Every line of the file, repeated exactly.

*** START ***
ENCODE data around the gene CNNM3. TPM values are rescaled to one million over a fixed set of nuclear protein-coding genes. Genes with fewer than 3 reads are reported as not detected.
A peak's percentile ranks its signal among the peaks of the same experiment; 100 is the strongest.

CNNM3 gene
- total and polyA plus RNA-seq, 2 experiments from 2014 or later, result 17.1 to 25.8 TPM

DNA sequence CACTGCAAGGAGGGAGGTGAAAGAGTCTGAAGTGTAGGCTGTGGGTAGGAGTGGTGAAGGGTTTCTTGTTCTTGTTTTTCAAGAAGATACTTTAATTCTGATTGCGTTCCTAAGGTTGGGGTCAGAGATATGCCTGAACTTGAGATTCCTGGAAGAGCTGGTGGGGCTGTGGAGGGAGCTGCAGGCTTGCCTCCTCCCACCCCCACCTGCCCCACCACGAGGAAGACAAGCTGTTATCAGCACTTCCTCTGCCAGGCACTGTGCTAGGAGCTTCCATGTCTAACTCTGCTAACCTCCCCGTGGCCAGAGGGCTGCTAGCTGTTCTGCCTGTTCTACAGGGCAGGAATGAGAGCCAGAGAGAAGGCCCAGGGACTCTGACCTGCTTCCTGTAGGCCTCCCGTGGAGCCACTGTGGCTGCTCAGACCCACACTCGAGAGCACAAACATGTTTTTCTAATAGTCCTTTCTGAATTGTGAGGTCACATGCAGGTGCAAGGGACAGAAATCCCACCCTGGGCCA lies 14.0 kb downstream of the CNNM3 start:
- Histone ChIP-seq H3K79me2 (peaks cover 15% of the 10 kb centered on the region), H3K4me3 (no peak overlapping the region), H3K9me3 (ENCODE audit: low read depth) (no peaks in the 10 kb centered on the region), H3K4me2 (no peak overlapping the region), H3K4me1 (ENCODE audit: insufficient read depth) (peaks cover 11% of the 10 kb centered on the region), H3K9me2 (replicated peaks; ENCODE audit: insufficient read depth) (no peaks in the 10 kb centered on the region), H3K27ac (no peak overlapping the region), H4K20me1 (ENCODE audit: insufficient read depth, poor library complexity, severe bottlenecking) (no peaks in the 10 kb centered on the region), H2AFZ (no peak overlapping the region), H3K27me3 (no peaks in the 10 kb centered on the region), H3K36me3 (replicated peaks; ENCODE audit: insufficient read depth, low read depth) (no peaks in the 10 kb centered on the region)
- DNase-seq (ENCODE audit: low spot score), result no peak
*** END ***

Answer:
ENCODE data around the gene CNNM3. TPM values are rescaled to one million over a fixed set of nuclear protein-coding genes. Genes with fewer than 3 reads are reported as not detected.
A peak's percentile ranks its signal among the peaks of the same experiment; 100 is the strongest.

CNNM3 gene
- total and polyA plus RNA-seq, 2 experiments from 2014 or later, result 17.1 to 25.8 TPM

DNA sequence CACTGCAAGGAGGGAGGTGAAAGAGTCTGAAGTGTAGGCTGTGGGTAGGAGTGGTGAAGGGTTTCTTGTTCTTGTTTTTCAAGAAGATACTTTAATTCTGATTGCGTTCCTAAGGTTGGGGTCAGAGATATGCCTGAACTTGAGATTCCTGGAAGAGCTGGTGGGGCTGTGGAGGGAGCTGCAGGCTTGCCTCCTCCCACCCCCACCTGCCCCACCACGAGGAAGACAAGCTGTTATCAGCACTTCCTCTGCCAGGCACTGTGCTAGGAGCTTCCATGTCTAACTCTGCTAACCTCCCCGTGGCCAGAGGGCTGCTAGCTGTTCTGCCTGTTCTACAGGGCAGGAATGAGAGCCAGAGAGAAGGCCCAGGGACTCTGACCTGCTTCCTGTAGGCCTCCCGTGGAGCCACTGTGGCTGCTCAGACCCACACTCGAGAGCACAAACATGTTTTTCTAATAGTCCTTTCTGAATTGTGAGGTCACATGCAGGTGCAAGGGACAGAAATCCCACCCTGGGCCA lies 14.0 kb downstream of the CNNM3 start:
- Histone ChIP-seq H3K79me2 (peaks cover 15% of the 10 kb centered on the region), H3K4me3 (no peak overlapping the region), H3K9me3 (ENCODE audit: low read depth) (no peaks in the 10 kb centered on the region), H3K4me2 (no peak overlapping the region), H3K4me1 (ENCODE audit: insufficient read depth) (peaks cover 11% of the 10 kb centered on the region), H3K9me2 (replicated peaks; ENCODE audit: insufficient read depth) (no peaks in the 10 kb centered on the region), H3K27ac (no peak overlapping the region), H4K20me1 (ENCODE audit: insufficient read depth, poor library complexity, severe bottlenecking) (no peaks in the 10 kb centered on the region), H2AFZ (no peak overlapping the region), H3K27me3 (no peaks in the 10 kb centered on the region), H3K36me3 (replicated peaks; ENCODE audit: insufficient read depth, low read depth) (no peaks in the 10 kb centered on the region)
- DNase-seq (ENCODE audit: low spot score), result no peak